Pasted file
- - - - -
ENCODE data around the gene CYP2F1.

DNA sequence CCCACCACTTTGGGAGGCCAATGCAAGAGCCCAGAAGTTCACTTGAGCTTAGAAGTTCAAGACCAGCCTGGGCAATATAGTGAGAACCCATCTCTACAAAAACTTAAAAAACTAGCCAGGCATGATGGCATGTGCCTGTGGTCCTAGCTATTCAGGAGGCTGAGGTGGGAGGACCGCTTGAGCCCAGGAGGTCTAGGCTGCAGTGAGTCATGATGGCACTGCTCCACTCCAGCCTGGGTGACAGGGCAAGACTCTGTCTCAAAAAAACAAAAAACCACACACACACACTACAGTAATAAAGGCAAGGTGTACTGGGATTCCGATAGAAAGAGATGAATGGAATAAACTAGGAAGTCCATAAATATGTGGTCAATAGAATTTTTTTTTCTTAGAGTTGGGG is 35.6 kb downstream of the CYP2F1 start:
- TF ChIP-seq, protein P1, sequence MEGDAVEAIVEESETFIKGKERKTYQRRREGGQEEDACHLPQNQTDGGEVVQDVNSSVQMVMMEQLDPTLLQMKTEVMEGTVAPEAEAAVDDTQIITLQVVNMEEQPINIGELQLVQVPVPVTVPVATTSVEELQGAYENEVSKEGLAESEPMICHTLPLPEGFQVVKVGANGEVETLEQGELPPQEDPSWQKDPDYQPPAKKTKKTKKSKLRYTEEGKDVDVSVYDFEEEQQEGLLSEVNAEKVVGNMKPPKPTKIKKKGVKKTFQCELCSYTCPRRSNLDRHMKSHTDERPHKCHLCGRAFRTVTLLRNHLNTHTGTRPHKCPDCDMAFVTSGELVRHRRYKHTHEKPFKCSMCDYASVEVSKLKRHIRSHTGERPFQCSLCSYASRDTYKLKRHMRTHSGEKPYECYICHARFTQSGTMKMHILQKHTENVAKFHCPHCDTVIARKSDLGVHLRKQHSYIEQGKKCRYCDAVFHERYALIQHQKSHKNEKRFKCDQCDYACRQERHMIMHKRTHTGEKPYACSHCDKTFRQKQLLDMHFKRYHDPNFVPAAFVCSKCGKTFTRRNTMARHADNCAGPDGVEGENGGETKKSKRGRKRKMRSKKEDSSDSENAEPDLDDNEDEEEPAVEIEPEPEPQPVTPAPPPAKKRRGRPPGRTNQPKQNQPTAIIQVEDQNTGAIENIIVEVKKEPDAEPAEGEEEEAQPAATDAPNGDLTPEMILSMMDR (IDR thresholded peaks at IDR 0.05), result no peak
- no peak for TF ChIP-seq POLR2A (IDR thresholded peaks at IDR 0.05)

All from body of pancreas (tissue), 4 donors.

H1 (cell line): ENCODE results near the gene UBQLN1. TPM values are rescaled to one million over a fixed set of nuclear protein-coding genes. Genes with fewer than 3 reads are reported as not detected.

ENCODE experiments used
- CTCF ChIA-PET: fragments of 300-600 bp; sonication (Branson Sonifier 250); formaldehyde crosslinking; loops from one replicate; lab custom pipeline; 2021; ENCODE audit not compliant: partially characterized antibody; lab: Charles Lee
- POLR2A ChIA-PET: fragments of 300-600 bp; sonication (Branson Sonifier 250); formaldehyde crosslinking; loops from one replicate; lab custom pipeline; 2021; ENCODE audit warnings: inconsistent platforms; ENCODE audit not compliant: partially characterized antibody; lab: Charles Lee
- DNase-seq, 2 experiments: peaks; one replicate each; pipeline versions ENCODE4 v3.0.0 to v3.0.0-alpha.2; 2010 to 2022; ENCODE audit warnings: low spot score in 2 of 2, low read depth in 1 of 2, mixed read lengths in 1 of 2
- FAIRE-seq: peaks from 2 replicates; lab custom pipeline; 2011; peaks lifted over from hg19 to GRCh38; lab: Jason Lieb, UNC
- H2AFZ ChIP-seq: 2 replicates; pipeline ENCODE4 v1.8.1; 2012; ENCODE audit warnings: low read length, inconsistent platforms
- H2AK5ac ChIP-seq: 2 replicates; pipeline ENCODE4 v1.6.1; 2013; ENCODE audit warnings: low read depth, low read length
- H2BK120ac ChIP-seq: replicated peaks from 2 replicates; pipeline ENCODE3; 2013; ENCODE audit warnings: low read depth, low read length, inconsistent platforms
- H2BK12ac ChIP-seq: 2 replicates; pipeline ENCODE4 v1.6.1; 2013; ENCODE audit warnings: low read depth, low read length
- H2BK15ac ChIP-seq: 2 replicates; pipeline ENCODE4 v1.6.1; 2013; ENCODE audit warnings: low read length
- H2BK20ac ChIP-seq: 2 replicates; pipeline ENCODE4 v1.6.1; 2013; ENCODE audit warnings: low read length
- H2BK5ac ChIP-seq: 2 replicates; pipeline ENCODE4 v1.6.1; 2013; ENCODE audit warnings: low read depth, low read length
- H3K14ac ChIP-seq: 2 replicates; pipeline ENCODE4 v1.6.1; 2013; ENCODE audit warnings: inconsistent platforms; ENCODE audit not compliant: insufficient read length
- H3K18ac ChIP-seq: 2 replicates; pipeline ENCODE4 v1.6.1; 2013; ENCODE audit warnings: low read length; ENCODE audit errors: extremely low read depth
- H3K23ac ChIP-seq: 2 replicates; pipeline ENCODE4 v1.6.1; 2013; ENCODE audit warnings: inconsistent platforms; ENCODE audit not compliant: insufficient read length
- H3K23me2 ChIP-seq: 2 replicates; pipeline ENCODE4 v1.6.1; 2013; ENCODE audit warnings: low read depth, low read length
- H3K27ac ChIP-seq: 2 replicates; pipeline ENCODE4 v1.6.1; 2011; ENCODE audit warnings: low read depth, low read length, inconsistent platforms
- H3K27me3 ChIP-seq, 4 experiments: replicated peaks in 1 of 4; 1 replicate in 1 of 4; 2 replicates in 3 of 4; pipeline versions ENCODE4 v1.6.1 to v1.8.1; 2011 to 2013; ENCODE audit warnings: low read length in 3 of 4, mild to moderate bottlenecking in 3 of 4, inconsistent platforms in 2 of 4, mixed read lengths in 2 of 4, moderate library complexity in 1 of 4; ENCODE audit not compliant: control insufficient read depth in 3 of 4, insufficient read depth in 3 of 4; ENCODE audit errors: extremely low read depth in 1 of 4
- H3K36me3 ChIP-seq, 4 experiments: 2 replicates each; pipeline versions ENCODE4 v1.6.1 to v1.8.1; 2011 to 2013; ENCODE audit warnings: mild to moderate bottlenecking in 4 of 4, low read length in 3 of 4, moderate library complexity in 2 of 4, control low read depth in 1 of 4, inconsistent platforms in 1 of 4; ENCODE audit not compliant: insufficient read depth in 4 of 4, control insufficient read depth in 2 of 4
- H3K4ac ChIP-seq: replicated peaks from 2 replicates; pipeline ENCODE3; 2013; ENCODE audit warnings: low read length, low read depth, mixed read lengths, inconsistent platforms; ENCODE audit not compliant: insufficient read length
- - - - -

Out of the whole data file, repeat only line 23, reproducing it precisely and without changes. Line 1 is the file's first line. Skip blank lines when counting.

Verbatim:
- H3K27ac ChIP-seq: 2 replicates; pipeline ENCODE4 v1.6.1; 2011; ENCODE audit warnings: low read depth, low read length, inconsistent platforms